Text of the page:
The Many Faces of the Economic Substance's Two-Prong Test: Time for Reconciliation?
The fall of 2004 saw the occurrence of several important developments in relation to the ongoing debate on the application of the economic substance doctrine. It started with the issuance of the opinion in Long Term Capital Holding v. United States in the end of August, a case in which a District Court held that a transaction involving the contribution of stock with a built-in loss to a partnership lacked economic substance and had been entered into without any business purpose other than tax avoidance. The court upheld penalties assessed by the IRS despite the taxpayer’s argument that it obtained and relied on two "should" level opinions supporting its position. During the fall, the Jobs Act of 2004 was finalized and finally signed by the president on October 22, 2004, leaving out the proposed codification of the economic substance doctrine. Subsequent to the Government’s victory in Long Term Capital Holding v. United States, three District Courts have held for the taxpayers in cases involving an economic substance analysis. First, in Black & Decker Corp. v. United States a U.S. District Court has granted Black & Decker Corp.'s motion for summary judgment in its refund suit for over $ 57 million in federal taxes arising from a contingent liability transaction, on the grounds that the transaction had economic substance. Second, in TIFD III-E Inc. v. United States a U.S. District Court (in the Second Circuit) has ordered the IRS to refund $ 62 million to TIFD, the tax matters partner of Castle Harbour-I LLC, applying the economic substance doctrine and finding that the LLC's creation was not a sham designed solely to avoid taxes) Finally, in Coltec Industries Inc. v. United States a U.S. Court of Federal Claims has ordered the IRS to refund to Coltec Industries Inc. $ 82.8 million in federal taxes arising from a contingent liability transaction, almost similar to the one in Black & Decker, on the grounds that the transaction satisfied the statutory language and requirements and, only as a backstop, applying the economic substance doctrine to conclude that the transaction had both business purpose and economic substance. These events have emphasized the controversial application of the doctrine, and how divided are courts, the Government and taxpayers in their interpretation of the doctrine. In a previous article, this author has explored the profit potential issue, an ongoing debatable issue in relation to the doctrine. This article focuses on another unsettled issue, namely the application of the two-prong test. Frank Lyon v. United States has been construed to establish a two-prong standard for examining if a transaction lacks economic substance. Under the general two-prong test described in greater detail herein, the economic substance doctrine is based on an objective and subjective determination of whether a transaction has real, nontax economic benefit. Nevertheless, since Frank Lyon v. United States, the United States Supreme Court has not issued an important decision involving economic substance analysis, and interpretations of the doctrine subsequent to Frank Lyon v. United States was left to the circuits. As a result, circuits and courts are divided with respect to the application of the two-prong test, and several variations have emerged, each of which may result in a different way. This article presents the competing views regarding the application of the two prong test, and suggest a practical solution to reconcile these differences. The conclusions advanced are that the two-prong test ought to be collapsed into a single objective test, which would generally consist of the current objective prong.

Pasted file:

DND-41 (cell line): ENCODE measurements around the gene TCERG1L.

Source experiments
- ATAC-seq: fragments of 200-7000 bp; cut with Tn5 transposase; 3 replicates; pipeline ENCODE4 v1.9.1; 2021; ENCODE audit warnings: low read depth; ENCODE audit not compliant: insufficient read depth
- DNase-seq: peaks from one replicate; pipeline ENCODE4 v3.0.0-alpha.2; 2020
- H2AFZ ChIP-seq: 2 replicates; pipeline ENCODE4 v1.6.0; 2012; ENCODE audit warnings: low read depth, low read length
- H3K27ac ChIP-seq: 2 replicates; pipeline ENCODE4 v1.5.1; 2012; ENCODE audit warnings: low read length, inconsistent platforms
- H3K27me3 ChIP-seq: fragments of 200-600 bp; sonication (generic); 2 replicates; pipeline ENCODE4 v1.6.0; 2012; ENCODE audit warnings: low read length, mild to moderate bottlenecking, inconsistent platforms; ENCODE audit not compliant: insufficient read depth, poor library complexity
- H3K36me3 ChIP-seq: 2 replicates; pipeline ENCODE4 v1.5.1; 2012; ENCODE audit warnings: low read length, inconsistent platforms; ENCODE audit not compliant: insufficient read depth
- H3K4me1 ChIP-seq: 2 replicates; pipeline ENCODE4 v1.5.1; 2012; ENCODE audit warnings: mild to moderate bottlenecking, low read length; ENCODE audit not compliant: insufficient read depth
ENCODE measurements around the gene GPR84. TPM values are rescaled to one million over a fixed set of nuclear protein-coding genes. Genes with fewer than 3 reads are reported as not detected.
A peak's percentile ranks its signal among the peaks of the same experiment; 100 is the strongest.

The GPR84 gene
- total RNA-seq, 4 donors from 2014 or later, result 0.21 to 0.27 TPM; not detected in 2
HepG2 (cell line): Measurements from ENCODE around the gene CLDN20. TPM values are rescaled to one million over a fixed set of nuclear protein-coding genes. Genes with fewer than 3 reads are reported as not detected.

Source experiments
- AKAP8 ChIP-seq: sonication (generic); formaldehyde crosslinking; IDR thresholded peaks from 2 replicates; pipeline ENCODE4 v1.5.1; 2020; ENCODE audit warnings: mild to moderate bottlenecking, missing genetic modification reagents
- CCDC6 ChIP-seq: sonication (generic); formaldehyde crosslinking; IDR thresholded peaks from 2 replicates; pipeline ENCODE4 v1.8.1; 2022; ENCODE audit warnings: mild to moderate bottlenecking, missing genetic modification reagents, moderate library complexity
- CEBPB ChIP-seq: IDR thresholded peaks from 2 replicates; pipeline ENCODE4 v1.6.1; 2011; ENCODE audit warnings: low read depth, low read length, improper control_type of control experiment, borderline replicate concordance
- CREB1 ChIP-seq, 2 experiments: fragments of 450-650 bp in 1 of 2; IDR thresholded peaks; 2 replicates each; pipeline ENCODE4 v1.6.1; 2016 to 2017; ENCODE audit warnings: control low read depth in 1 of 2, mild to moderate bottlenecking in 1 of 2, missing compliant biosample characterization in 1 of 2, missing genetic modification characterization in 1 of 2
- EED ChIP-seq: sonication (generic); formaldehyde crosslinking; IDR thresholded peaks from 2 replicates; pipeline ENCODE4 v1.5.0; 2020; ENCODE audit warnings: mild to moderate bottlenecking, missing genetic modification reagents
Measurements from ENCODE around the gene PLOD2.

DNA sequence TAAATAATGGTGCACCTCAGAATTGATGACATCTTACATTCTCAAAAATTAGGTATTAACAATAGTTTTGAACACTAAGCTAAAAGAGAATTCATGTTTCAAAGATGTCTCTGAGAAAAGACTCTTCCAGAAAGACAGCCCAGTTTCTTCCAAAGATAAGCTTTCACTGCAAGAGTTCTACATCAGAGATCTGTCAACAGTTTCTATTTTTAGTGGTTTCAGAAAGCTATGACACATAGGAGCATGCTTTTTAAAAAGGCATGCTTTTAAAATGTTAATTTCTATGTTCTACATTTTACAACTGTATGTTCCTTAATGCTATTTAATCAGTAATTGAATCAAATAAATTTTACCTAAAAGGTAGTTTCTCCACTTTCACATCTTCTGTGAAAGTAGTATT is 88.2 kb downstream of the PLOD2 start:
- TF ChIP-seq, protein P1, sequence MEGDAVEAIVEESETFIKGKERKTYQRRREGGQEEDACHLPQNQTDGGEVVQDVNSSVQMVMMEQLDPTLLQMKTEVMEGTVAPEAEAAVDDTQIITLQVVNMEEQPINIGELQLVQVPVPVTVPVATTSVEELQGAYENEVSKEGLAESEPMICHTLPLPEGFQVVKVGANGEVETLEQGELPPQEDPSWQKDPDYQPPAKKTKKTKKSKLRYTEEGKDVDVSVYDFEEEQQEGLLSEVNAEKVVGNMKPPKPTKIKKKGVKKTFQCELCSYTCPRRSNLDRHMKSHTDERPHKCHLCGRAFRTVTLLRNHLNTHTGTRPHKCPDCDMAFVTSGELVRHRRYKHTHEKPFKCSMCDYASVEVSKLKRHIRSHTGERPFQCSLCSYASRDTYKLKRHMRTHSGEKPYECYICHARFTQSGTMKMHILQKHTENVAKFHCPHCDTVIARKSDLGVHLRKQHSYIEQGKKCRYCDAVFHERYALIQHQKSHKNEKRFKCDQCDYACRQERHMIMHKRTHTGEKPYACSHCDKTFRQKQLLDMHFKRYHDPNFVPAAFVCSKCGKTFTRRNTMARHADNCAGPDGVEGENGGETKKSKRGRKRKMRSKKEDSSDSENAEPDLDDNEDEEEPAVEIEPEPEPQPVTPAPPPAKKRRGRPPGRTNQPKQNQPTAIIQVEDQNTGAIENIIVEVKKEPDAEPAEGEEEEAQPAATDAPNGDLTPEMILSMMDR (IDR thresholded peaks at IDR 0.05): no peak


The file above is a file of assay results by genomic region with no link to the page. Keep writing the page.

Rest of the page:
Date of this Version
Yoram Keinan, "The Many Faces of the Economic Substance's Two-Prong Test: Time for Reconciliation?" (November 26, 2004). bepress Legal Series. bepress Legal Series.Working Paper 431.